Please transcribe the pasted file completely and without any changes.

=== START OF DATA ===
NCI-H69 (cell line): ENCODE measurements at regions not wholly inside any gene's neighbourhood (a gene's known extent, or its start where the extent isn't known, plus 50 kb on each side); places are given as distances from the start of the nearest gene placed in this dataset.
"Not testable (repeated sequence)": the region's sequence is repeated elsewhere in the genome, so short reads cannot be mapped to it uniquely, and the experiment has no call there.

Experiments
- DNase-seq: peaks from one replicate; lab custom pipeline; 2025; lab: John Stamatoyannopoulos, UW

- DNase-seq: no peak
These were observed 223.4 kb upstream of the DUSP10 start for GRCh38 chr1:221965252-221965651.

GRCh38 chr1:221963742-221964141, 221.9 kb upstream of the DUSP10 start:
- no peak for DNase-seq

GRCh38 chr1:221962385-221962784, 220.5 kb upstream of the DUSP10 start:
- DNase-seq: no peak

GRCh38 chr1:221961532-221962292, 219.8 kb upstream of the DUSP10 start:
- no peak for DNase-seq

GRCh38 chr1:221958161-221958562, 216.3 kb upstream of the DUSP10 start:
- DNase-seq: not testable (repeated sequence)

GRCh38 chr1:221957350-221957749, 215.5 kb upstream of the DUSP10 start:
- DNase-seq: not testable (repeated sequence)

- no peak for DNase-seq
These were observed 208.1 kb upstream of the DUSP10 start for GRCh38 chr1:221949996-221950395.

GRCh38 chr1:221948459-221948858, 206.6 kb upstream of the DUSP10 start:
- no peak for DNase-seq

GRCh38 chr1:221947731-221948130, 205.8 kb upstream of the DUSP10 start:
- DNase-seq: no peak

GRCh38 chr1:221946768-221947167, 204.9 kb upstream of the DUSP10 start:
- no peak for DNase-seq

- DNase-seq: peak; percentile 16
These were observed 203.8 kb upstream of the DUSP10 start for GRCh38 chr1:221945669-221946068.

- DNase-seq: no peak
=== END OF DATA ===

NCI-H69 (cell line): ENCODE measurements at regions not wholly inside any gene's neighbourhood (a gene's known extent, or its start where the extent isn't known, plus 50 kb on each side); places are given as distances from the start of the nearest gene placed in this dataset.
"Not testable (repeated sequence)": the region's sequence is repeated elsewhere in the genome, so short reads cannot be mapped to it uniquely, and the experiment has no call there.

Experiments
- DNase-seq: peaks from one replicate; lab custom pipeline; 2025; lab: John Stamatoyannopoulos, UW

- DNase-seq: no peak
These were observed 223.4 kb upstream of the DUSP10 start for GRCh38 chr1:221965252-221965651.

GRCh38 chr1:221963742-221964141, 221.9 kb upstream of the DUSP10 start:
- no peak for DNase-seq

GRCh38 chr1:221962385-221962784, 220.5 kb upstream of the DUSP10 start:
- DNase-seq: no peak

GRCh38 chr1:221961532-221962292, 219.8 kb upstream of the DUSP10 start:
- no peak for DNase-seq

GRCh38 chr1:221958161-221958562, 216.3 kb upstream of the DUSP10 start:
- DNase-seq: not testable (repeated sequence)

GRCh38 chr1:221957350-221957749, 215.5 kb upstream of the DUSP10 start:
- DNase-seq: not testable (repeated sequence)

- no peak for DNase-seq
These were observed 208.1 kb upstream of the DUSP10 start for GRCh38 chr1:221949996-221950395.

GRCh38 chr1:221948459-221948858, 206.6 kb upstream of the DUSP10 start:
- no peak for DNase-seq

GRCh38 chr1:221947731-221948130, 205.8 kb upstream of the DUSP10 start:
- DNase-seq: no peak

GRCh38 chr1:221946768-221947167, 204.9 kb upstream of the DUSP10 start:
- no peak for DNase-seq

- DNase-seq: peak; percentile 16
These were observed 203.8 kb upstream of the DUSP10 start for GRCh38 chr1:221945669-221946068.

- DNase-seq: no peak